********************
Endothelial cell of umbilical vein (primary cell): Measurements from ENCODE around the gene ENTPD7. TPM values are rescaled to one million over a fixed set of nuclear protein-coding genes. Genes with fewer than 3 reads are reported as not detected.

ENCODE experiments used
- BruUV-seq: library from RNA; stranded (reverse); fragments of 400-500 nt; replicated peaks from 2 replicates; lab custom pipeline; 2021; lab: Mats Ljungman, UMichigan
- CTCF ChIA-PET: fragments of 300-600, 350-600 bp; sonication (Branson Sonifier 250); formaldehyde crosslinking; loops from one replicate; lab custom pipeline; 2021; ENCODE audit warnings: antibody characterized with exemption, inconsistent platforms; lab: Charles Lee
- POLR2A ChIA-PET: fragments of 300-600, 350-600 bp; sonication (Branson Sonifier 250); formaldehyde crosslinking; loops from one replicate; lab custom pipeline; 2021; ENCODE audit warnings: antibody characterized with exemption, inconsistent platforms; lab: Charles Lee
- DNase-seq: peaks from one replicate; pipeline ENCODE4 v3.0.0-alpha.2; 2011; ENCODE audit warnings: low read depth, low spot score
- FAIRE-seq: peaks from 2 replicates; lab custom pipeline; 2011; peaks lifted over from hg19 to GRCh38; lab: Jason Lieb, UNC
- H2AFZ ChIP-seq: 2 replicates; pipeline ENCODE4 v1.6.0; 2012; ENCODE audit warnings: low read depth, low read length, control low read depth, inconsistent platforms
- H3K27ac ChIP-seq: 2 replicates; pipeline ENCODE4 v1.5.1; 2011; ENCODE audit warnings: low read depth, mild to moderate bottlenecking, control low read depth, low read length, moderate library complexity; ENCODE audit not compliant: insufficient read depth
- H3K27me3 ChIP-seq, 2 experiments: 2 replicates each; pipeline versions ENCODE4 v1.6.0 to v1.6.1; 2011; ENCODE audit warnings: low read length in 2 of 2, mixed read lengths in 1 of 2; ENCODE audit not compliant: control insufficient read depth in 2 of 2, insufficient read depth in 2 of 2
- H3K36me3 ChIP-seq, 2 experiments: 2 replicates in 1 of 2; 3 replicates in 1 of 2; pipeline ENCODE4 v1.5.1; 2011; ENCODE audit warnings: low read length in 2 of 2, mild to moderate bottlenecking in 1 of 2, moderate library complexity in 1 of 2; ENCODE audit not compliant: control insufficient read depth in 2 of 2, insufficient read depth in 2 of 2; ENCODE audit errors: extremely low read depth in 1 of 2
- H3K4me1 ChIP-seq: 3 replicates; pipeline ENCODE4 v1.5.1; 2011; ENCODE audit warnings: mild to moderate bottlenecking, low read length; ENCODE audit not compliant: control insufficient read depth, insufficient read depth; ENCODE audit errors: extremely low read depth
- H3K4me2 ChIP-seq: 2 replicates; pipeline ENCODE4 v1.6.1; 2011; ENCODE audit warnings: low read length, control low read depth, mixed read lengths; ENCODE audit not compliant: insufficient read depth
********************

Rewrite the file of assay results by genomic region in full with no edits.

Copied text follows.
Endothelial cell of umbilical vein (primary cell): Measurements from ENCODE around the gene ENTPD7. TPM values are rescaled to one million over a fixed set of nuclear protein-coding genes. Genes with fewer than 3 reads are reported as not detected.

ENCODE experiments used
- BruUV-seq: library from RNA; stranded (reverse); fragments of 400-500 nt; replicated peaks from 2 replicates; lab custom pipeline; 2021; lab: Mats Ljungman, UMichigan
- CTCF ChIA-PET: fragments of 300-600, 350-600 bp; sonication (Branson Sonifier 250); formaldehyde crosslinking; loops from one replicate; lab custom pipeline; 2021; ENCODE audit warnings: antibody characterized with exemption, inconsistent platforms; lab: Charles Lee
- POLR2A ChIA-PET: fragments of 300-600, 350-600 bp; sonication (Branson Sonifier 250); formaldehyde crosslinking; loops from one replicate; lab custom pipeline; 2021; ENCODE audit warnings: antibody characterized with exemption, inconsistent platforms; lab: Charles Lee
- DNase-seq: peaks from one replicate; pipeline ENCODE4 v3.0.0-alpha.2; 2011; ENCODE audit warnings: low read depth, low spot score
- FAIRE-seq: peaks from 2 replicates; lab custom pipeline; 2011; peaks lifted over from hg19 to GRCh38; lab: Jason Lieb, UNC
- H2AFZ ChIP-seq: 2 replicates; pipeline ENCODE4 v1.6.0; 2012; ENCODE audit warnings: low read depth, low read length, control low read depth, inconsistent platforms
- H3K27ac ChIP-seq: 2 replicates; pipeline ENCODE4 v1.5.1; 2011; ENCODE audit warnings: low read depth, mild to moderate bottlenecking, control low read depth, low read length, moderate library complexity; ENCODE audit not compliant: insufficient read depth
- H3K27me3 ChIP-seq, 2 experiments: 2 replicates each; pipeline versions ENCODE4 v1.6.0 to v1.6.1; 2011; ENCODE audit warnings: low read length in 2 of 2, mixed read lengths in 1 of 2; ENCODE audit not compliant: control insufficient read depth in 2 of 2, insufficient read depth in 2 of 2
- H3K36me3 ChIP-seq, 2 experiments: 2 replicates in 1 of 2; 3 replicates in 1 of 2; pipeline ENCODE4 v1.5.1; 2011; ENCODE audit warnings: low read length in 2 of 2, mild to moderate bottlenecking in 1 of 2, moderate library complexity in 1 of 2; ENCODE audit not compliant: control insufficient read depth in 2 of 2, insufficient read depth in 2 of 2; ENCODE audit errors: extremely low read depth in 1 of 2
- H3K4me1 ChIP-seq: 3 replicates; pipeline ENCODE4 v1.5.1; 2011; ENCODE audit warnings: mild to moderate bottlenecking, low read length; ENCODE audit not compliant: control insufficient read depth, insufficient read depth; ENCODE audit errors: extremely low read depth
- H3K4me2 ChIP-seq: 2 replicates; pipeline ENCODE4 v1.6.1; 2011; ENCODE audit warnings: low read length, control low read depth, mixed read lengths; ENCODE audit not compliant: insufficient read depth